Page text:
8 Facts About the Greenland Shark
The Greenland Shark is one of many fish and marine mammals that live near Greenland, but this is not the only area where it dwells. In fact, these sharks, which are sometimes referred to as gray sharks or gurry sharks, can also be found in the North Atlantic Ocean near Iceland, Norway and Canada. It is believed that these magnificent creatures can live for up to 200 years, and there are also many other fascinating facts that can help you truly appreciate a rare Greenland Shark sighting.
Facts You Should Know About the Greenland Shark
1. They Are Extremely Large – If you are looking for a Greenland shark in the waters around Greenland, it will be helpful to have a good understanding of their physical dimensions. Greenland sharks are among the largest sharks currently in existence, and they are comparable in size to a Great White. They have been observed growing as long as 6.4 meters (21 feet) and as large as 1,000 kg (2,100 lbs), but the typical Greenland shark weighs in 400 kg (880 lbs) and 2.44 to 4.8 meters (18 to 15.7 feet).
2. Their Meat is Poisonous – Shark conservationists and marine biologists spend a lot of time trying to educate people about the importance of leaving these creatures alone. When it comes to the Greenland shark, though, it is imperative to heed this advice for more than just conservation purposes. Greenland shark meat can cause symptoms that are similar to extreme inebriation, and the neurotoxins can be incapacitating to sled dogs. On the other hand, the meat can be prepared in a fermentation process that removes the neurotoxins, and the result is considered a national dish of Iceland. The national dish, known as Hákarl or kæstur hákarl, is prepared by hanging the meat and leaving it to dry for four to five months, thus removing the adverse effects of the neurotoxins.
3. They Do Not Attack Humans – There are some early Inuit legends that claim Greenland sharks are predatory enough to have attacked numerous kayaks. The reality, though, is that there is not one single verified case of predation between Greenland sharks and humans. They are large and strong enough to easily injure or kill a human if they feel threatened, but history has shown them to be non-confrontational.
4. They Are Hard to Spot – It is understandable that people who take an expedition cruise to Greenland may want to see Greenland sharks, but the odds are rather low. This species was not even captured on film for the first time until 1995, and it took 18 more years for anyone to get a video that depicts these sharks in their natural waters.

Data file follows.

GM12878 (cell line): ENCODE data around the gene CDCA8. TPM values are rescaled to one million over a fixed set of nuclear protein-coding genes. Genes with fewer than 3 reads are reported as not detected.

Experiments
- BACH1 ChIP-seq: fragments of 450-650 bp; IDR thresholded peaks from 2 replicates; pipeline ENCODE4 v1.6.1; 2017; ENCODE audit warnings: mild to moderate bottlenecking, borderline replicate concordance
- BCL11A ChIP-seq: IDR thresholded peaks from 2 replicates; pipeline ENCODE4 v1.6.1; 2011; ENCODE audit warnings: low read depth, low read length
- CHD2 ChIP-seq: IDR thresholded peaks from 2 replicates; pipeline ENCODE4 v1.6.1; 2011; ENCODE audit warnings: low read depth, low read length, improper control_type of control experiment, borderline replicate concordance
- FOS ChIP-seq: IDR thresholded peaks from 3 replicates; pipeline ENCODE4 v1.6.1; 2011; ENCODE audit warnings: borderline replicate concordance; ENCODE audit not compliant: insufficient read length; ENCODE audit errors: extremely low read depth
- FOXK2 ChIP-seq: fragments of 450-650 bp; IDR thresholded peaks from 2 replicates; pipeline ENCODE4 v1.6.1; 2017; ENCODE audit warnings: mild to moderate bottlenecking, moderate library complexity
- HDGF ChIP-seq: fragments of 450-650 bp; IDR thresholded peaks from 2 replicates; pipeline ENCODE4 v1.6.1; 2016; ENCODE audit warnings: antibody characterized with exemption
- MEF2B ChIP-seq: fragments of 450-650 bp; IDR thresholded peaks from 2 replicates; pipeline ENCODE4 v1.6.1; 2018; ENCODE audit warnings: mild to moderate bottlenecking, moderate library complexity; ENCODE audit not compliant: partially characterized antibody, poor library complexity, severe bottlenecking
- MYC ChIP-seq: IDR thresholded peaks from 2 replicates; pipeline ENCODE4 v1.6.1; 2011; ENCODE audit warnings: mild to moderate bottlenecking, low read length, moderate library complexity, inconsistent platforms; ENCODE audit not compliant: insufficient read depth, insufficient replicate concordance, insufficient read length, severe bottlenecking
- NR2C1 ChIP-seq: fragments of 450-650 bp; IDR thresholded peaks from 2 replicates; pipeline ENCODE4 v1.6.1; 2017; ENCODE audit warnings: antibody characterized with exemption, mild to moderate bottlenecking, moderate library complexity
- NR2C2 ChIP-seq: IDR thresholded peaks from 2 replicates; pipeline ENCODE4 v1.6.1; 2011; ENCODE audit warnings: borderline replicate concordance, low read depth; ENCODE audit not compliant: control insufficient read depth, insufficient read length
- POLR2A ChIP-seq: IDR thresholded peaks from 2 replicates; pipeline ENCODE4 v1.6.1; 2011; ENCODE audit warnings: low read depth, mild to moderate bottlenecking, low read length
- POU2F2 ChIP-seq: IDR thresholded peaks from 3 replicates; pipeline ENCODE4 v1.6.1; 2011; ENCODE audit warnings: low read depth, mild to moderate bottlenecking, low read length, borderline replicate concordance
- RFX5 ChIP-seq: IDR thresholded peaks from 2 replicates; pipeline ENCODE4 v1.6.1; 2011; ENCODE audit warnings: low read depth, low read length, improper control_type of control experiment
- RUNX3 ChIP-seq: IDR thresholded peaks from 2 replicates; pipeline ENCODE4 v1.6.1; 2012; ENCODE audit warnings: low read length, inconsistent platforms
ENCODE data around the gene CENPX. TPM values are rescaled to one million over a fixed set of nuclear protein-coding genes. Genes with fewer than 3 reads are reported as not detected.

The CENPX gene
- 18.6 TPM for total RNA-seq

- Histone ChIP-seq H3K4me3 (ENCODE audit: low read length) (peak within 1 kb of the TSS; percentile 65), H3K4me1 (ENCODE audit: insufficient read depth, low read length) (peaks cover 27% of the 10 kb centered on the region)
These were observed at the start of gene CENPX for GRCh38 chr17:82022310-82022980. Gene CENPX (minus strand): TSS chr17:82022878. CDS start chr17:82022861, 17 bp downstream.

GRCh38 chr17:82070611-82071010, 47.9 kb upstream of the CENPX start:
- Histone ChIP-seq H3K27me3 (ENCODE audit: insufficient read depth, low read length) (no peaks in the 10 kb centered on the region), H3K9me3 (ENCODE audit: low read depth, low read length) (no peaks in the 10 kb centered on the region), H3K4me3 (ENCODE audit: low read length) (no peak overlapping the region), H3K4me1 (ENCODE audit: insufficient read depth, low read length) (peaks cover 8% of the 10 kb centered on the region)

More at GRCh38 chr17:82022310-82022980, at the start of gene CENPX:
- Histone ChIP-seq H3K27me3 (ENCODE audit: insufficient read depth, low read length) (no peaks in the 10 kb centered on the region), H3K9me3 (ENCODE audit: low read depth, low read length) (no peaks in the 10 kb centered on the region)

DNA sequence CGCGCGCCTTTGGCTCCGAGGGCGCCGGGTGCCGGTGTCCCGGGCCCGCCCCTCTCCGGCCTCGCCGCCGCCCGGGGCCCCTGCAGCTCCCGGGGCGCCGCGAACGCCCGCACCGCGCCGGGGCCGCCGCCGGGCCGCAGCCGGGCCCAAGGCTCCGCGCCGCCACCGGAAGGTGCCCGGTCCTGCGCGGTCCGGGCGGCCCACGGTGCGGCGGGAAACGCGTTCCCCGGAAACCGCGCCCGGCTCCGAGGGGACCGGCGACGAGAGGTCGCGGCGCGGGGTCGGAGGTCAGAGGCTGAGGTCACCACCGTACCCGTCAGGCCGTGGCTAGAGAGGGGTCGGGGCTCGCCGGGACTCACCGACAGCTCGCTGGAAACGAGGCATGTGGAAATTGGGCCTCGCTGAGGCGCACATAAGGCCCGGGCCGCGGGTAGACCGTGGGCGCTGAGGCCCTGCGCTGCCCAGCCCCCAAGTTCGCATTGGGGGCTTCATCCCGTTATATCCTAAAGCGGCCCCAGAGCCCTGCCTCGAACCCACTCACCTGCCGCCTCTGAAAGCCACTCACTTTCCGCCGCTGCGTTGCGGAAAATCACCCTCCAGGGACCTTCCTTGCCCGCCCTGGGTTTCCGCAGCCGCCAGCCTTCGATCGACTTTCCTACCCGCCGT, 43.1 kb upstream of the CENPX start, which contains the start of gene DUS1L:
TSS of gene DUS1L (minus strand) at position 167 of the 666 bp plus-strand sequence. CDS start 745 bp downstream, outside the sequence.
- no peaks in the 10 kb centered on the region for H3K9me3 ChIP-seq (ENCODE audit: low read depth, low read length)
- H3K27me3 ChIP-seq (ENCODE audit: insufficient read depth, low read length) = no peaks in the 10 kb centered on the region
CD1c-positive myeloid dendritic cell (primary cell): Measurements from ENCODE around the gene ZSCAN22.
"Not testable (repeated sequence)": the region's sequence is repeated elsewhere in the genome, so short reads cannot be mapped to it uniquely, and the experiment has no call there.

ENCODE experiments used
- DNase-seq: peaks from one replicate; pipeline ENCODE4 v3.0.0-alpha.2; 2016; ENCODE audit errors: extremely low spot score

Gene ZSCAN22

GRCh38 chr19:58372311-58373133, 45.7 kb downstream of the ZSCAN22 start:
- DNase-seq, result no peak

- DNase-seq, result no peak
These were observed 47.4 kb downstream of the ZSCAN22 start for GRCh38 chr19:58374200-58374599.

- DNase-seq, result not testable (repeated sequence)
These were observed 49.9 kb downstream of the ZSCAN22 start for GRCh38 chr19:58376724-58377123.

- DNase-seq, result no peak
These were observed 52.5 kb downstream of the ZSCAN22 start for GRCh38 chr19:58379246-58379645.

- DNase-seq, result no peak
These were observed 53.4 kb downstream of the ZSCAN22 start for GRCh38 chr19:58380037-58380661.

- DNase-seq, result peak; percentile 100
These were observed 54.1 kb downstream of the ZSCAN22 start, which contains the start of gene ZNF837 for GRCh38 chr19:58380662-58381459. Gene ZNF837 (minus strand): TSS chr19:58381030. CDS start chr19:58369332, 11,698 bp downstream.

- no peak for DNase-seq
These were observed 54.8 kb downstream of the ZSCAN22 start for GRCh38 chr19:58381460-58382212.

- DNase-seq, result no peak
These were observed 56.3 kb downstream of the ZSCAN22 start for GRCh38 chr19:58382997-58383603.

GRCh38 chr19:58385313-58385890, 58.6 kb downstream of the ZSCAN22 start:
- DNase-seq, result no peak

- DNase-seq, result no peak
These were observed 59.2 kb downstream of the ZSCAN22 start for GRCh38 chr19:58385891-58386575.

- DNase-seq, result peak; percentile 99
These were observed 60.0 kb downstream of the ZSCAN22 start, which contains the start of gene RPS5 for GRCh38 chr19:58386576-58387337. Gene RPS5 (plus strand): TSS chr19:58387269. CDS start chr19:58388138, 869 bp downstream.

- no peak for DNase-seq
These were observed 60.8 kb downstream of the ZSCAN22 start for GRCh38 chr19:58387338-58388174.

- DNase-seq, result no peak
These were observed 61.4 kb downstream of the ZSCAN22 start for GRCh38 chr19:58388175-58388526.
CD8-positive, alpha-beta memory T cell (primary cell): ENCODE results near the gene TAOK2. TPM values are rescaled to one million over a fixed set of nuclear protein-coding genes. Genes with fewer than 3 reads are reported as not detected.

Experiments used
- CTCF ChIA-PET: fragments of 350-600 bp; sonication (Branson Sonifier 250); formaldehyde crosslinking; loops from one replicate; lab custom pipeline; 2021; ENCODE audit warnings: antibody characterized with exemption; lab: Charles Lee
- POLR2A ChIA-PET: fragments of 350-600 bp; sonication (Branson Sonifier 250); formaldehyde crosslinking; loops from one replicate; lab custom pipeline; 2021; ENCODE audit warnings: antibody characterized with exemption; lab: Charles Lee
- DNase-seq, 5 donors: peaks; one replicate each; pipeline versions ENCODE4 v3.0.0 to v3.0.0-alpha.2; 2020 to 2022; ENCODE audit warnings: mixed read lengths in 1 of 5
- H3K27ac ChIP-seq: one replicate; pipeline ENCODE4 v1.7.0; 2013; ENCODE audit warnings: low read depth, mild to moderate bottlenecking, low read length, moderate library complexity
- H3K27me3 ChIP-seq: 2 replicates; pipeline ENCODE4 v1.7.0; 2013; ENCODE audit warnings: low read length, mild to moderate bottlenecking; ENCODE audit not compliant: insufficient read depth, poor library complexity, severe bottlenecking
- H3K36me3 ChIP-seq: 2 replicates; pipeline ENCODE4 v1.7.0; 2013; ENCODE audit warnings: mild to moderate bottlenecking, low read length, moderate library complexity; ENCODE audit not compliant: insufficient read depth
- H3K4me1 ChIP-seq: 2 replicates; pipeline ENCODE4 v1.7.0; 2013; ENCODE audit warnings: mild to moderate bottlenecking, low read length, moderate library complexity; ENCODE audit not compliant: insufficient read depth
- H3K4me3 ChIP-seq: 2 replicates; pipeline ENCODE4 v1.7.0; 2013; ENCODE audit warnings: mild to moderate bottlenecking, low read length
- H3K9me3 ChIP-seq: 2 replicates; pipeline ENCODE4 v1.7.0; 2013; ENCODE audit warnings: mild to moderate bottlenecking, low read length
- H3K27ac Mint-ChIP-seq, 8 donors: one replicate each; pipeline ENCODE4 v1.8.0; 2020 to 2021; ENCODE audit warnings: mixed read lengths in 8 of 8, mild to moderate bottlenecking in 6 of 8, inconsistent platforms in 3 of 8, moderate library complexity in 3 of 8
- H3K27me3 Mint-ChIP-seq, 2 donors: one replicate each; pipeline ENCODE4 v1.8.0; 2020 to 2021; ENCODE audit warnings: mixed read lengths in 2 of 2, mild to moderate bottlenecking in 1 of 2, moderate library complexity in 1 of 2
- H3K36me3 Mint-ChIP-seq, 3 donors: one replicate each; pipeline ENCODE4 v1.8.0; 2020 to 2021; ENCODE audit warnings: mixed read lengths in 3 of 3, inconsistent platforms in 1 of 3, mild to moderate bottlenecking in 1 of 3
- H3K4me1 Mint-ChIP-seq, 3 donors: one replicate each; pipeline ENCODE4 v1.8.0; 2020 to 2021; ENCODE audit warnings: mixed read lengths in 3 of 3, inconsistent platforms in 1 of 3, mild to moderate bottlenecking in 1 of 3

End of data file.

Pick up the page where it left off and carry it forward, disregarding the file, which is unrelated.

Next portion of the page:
5. They Are Master Divers – One of the primary reasons that Greenland sharks are spotted so infrequently is their ability to dive to extremely deep depths. Researchers have recorded them going as deep as 2,200 meters (7,218 feet), and they can sometimes be found relaxing on the slopes and continental shelves that sit far underneath the water’s surface.
6. They Will Eat Almost Anything – Vultures are sometimes referred to as nature’s garbage men, and the same could be said of the Greenland shark. Although they can be found eating seals and fish, these sharks are believed to be primarily scavengers that will dine on any flesh. The members of this species do not seem to care if their meals come from something living or dead.
7. Slow and Steady Wins the Race – Perhaps because they will eat almost anything, Greenland sharks never seem to be in any type of hurry. Their average pace of 0.3 meters per second (0.76 MPH) is so slow that they are also known as sleeper sharks. They can increase their speed temporarily for short bursts, but their size helps protect them from capturing the attention of any would-be predators.
8. The Colder the Better – Many people make light of sharks being cold-blooded, but this particular species truly thrive in a cold environment. They prefer to stay in water that ranges from -1 to 10 degrees Celsius (30.2 to 50 degrees Fahrenheit), and they migrate to the coolest part of the water throughout each season. Greenland sharks are the only known shark species that can tolerate the conditions in the Arctic all year long.
Now that you have improved your knowledge of the Greenland shark, you will truly be able to appreciate it if you do happen to have a rare encounter with one of these creatures on your Greenland cruise. Even if you don’t (and probably you don't), you will now be able to compare some of the most interesting facts about this species to others that are much more well-known such as the Great White. Doing this can help you develop a broader understanding of sharks as a whole.